At EARNCon, we will convene members from our 55 EARN groups, representing 43 states and the District of Columbia, together with grassroots organizers and labor partners, for much-needed community building after two years of isolation in the pandemic and to develop a shared agenda for state and local policymaking that prioritizes the needs of workers and their families, builds power among workers and communities, and centers Black and Brown people.
We are excited to host EARNCon in Cleveland, a city that for much of its history has been synonymous with innovation and progress. It’s the city where the term “Rock and Roll” was coined, where the first electrified public square was illuminated, and the first automobile was sold. In 1967, it became the first major city in the United States to elect a Black mayor.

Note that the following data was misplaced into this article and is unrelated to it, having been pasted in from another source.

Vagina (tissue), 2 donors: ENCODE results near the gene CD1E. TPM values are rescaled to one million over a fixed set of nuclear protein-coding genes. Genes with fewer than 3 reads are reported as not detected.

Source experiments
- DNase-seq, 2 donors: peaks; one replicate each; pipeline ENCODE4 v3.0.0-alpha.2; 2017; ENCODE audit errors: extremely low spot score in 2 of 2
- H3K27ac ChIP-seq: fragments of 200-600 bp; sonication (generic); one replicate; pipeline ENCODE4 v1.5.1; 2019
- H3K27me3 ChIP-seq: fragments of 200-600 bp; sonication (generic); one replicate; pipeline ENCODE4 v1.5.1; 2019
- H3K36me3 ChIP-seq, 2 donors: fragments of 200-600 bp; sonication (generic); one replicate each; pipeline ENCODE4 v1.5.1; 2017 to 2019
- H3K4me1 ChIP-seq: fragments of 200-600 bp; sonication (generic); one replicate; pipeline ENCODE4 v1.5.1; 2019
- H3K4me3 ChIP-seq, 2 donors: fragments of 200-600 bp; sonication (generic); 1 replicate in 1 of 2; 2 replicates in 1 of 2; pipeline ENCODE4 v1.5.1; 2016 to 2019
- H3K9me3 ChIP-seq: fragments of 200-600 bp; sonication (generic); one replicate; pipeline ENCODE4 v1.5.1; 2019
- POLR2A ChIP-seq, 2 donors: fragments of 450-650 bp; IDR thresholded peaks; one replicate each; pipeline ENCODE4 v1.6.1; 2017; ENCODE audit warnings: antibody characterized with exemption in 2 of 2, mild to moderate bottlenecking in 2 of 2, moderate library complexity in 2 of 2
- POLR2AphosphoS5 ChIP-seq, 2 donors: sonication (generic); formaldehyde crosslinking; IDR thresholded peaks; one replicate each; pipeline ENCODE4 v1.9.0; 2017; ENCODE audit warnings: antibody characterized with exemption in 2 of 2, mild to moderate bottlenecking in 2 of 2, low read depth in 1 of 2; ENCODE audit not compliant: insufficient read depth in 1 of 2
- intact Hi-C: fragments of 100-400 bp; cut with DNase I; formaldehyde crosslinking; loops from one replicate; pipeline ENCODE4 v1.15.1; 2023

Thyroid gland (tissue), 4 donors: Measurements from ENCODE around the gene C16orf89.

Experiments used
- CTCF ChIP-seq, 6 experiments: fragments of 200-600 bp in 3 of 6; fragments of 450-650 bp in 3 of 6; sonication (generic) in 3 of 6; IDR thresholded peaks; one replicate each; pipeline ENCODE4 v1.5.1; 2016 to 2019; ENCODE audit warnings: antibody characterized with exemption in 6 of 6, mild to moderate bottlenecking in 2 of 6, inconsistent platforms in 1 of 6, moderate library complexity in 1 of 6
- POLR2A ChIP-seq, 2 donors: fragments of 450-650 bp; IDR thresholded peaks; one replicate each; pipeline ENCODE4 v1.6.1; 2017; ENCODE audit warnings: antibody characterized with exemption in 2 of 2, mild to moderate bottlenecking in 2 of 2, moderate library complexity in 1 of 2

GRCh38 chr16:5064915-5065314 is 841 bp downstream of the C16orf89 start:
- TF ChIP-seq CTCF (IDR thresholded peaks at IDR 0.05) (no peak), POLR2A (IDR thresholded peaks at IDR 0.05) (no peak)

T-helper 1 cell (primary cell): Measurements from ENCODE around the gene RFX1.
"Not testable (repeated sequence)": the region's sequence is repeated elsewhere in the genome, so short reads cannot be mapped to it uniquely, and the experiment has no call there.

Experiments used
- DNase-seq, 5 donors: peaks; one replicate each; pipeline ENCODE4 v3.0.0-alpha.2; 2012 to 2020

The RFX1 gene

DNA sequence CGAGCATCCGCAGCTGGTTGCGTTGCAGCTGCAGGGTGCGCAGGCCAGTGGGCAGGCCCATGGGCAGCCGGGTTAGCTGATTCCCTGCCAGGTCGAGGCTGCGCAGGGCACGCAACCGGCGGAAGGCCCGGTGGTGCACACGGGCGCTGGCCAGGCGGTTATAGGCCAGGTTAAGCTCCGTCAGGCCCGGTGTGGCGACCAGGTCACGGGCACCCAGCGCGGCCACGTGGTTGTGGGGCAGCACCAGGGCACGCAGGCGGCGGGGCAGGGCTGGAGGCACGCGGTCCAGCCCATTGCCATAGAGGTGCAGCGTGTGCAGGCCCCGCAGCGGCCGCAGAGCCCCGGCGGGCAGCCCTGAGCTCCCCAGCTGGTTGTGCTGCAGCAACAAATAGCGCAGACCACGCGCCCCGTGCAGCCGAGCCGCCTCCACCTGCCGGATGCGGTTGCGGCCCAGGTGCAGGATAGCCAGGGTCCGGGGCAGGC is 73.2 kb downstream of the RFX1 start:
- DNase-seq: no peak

During EARNCon, attendees will discuss the most pressing issues confronting workers leading into 2023, ranging from wages and labor standards to climate. The conference will provide a launch point for research and policy development that centers workers, communities of color, and women and serves to advance legislation that improves labor standards and strengthens worker power. This year, we will highlight the wave of unionization and labor organizing that has spread throughout the country and discuss what it means for state and local policymaking.